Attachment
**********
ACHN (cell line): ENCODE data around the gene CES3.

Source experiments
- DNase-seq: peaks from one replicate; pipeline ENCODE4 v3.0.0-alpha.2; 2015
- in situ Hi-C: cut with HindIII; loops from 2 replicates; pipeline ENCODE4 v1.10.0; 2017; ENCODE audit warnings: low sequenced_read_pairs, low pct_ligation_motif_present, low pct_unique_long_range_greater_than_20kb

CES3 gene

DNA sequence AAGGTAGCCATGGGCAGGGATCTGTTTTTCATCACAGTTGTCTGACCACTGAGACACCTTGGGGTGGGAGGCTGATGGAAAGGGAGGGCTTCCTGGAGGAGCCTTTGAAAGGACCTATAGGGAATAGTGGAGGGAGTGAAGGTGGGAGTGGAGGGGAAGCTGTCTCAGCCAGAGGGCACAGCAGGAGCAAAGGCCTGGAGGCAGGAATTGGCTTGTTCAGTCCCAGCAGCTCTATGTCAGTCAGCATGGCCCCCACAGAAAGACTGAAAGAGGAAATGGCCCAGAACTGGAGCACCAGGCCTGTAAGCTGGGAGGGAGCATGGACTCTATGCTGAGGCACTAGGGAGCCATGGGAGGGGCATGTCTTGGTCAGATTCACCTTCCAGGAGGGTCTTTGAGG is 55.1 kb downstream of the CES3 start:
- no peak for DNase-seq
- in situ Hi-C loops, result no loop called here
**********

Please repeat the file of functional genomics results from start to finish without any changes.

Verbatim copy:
ACHN (cell line): ENCODE data around the gene CES3.

Source experiments
- DNase-seq: peaks from one replicate; pipeline ENCODE4 v3.0.0-alpha.2; 2015
- in situ Hi-C: cut with HindIII; loops from 2 replicates; pipeline ENCODE4 v1.10.0; 2017; ENCODE audit warnings: low sequenced_read_pairs, low pct_ligation_motif_present, low pct_unique_long_range_greater_than_20kb

CES3 gene

DNA sequence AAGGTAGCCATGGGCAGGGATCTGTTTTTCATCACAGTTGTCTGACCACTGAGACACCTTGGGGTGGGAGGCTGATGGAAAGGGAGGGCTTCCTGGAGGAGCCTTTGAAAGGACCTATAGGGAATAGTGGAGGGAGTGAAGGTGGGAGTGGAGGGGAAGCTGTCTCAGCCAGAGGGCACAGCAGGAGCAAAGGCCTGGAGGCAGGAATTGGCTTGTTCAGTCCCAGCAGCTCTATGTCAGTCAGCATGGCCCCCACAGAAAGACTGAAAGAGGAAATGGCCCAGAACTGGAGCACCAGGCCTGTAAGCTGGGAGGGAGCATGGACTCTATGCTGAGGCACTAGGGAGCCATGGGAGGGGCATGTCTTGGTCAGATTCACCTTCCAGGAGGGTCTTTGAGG is 55.1 kb downstream of the CES3 start:
- no peak for DNase-seq
- in situ Hi-C loops, result no loop called here